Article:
Jun 07, 2017 05:23 PM

Some Chinese Companies See Rise in Share Prices With ‘No-Loss’ Employee Buyback Promise

A number of Chinese companies recently gave their employees a deal — buy back company shares with the guarantee that any losses would be covered.

Some companies saw their share prices rise with the employee offer. But some analysts say the no-loss buyback can backfire on companies and isn’t healthy for the market.

Shenzhen-listed Hunan Kaimeite Gases Co. Ltd. launched such on offer on Friday with a four-day deal. Other companies offered similar deals but for different lengths of time.

“The company is undervalued due to recent volatile trading of the market,” according to Kaimeite Gases’ announcement, filed with the Shenzhen Stock Exchange on Friday. “The buyback plan is to boost investors’ confidence, and it’s based on our bullish view on company’s outlook.”

Shares of companies that offered “bailout style” buybacks surged temporarily. Kaimeite Gases surged by the legal daily maximum of 10% to 8.86 yuan ($1.30) on Friday. It closed at 8.98 yuan on Tuesday — the day the employee deal ended. As of May 31, the prices of shares of Kaimeite dropped 26.1% since this year’s peak of 10.94 yuan on Jan. 25.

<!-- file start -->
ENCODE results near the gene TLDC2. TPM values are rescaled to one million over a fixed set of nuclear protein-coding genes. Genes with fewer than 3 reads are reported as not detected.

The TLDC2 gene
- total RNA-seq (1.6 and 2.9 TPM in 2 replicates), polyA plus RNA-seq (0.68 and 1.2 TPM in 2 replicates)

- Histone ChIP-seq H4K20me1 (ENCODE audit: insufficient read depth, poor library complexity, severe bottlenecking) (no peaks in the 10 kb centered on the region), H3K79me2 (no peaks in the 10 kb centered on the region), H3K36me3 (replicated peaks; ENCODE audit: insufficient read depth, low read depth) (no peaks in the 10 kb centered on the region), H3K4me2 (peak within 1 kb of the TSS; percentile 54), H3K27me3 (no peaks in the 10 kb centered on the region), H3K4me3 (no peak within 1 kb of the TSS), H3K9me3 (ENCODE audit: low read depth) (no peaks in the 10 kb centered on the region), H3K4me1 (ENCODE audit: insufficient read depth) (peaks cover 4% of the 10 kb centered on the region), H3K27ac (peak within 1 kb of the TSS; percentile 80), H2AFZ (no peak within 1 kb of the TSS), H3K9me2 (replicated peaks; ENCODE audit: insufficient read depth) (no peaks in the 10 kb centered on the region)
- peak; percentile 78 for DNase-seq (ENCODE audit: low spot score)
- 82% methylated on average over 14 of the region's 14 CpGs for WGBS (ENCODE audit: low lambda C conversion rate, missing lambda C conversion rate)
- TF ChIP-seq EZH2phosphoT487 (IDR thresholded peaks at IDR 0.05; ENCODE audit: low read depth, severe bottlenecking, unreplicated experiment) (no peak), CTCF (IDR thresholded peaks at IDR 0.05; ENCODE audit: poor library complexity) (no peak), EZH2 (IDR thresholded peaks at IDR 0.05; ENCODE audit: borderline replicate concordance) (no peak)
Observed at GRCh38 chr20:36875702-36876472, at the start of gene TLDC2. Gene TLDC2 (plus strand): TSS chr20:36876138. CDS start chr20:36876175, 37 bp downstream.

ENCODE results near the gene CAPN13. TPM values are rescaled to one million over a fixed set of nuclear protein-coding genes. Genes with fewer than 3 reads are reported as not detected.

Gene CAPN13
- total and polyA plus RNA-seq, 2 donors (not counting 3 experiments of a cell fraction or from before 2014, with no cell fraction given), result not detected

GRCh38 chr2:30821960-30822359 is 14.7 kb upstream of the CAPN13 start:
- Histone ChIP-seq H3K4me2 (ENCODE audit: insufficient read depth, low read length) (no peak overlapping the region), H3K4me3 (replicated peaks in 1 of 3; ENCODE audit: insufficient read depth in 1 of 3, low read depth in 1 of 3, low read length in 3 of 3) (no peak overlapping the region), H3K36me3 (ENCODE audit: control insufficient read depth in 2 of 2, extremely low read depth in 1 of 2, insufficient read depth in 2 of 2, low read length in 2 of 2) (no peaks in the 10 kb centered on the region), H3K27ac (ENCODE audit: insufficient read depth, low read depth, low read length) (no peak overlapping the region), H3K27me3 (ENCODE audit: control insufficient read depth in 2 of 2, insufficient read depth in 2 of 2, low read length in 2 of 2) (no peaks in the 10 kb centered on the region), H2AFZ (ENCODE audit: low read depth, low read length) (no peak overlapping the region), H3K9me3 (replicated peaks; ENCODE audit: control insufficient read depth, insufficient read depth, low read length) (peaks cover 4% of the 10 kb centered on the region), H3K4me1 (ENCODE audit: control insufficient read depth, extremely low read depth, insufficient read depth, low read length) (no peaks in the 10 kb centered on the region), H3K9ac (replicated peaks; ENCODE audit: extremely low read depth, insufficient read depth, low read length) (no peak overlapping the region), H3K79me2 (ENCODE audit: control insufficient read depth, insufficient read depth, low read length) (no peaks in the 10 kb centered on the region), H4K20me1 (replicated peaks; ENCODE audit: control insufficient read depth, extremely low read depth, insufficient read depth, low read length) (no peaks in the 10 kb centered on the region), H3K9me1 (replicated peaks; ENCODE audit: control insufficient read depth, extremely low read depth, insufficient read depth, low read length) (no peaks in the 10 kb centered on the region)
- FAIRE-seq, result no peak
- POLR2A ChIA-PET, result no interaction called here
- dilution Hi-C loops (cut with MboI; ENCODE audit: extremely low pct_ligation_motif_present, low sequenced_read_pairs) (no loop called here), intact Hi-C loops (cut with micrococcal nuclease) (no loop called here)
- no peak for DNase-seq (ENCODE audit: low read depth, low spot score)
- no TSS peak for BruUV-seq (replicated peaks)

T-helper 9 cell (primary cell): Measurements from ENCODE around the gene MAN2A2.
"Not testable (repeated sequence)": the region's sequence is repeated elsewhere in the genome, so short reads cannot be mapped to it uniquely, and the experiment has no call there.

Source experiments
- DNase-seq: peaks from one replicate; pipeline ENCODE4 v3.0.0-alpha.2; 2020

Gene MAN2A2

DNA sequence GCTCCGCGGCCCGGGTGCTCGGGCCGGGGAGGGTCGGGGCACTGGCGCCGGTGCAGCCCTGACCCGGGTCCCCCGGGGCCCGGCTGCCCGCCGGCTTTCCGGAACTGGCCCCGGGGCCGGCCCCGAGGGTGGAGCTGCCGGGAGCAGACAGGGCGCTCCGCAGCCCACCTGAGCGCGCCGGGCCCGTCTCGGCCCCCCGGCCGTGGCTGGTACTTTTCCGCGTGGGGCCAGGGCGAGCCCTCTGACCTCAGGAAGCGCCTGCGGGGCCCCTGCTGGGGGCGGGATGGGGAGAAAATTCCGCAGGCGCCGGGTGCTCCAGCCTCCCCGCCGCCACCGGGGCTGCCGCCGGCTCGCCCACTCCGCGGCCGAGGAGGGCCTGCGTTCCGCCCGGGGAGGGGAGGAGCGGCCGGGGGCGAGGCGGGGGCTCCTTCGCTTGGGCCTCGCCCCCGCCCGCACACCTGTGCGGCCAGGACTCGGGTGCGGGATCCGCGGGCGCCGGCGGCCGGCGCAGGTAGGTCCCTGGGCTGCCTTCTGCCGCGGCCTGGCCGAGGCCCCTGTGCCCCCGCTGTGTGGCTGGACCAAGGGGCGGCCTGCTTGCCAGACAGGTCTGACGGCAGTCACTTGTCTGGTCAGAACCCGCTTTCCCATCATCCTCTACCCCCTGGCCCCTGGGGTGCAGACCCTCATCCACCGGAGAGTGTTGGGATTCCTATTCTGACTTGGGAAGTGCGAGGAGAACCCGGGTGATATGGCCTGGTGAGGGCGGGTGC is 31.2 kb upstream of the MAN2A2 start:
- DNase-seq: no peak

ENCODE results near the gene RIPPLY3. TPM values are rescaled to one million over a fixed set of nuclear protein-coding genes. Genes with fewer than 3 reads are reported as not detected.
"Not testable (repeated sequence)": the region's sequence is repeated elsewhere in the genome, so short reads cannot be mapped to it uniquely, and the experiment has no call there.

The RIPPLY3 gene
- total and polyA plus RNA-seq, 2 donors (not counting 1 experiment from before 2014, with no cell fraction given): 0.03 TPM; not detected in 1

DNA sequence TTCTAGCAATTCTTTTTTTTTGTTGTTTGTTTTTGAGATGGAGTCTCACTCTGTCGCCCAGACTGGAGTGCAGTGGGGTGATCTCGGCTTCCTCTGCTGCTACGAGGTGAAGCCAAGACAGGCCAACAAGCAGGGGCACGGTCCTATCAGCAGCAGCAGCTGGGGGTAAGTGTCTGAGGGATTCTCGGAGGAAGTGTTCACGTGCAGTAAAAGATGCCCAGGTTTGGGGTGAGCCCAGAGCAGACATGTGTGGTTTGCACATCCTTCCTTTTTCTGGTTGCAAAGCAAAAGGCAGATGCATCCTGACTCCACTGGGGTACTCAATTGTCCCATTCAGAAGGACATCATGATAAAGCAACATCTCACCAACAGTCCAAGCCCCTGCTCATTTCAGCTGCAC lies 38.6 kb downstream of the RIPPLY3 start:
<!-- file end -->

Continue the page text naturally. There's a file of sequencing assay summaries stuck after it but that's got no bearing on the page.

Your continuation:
Shenzhen Fenda Technology Co. and Guangdong Biolight Meditech Co. also saw their respective share prices rise on their employee buyback offers. However, Shenzhen Kingsun Science & Technology Co. saw its shares fall slightly after its notice.

Some analysts criticized the practice as a “bailout style” buyback for struggling companies.

About 100 notices on share buybacks were filed by companies’ major shareholders to A-share markets from June 1 to Tuesday, according to financial data provider Wind Info. By comparison, the number of notices on reducing shares stood at 26 during the same period.

The pace of the recent buybacks was greater than what has been seen overall this year: 575 notices on share buybacks and 569 notices on share reducing were filed on the A-share market, according to Wind Info.

Companies buy back shares in an attempt to make the remaining shares more valuable. But Xu Yang, chief analyst from HuaAn Securities Co., said it is hard to argue that paying for losses is a smart move for the market over the long term.

“Buyback from major shareholders usually provide support on sentiment during market downturns,” Xu said. “But this kind of buyback notice could lead to potential risks of market manipulation.”

A crackdown on speculative trading on the Chinese mainland has led to a wane in interest in small cap stocks, and an increase in blue chips’ popularity.

Wang Delun, a strategist with Industrial Securities Co., told the state-run Xinhua News Agency that such buyback plans are a risky move for small-cap firms, which are trying to stabilize stock price in order to avoid margin calls that kick in when prices hit a certain level.

Margin calls are a broker’s demand for more cash or other collateral from investors when the price of the securities falls to a certain level, which was cited in the stock market meltdown in China in 2015.

Contact reporter Leng Cheng (

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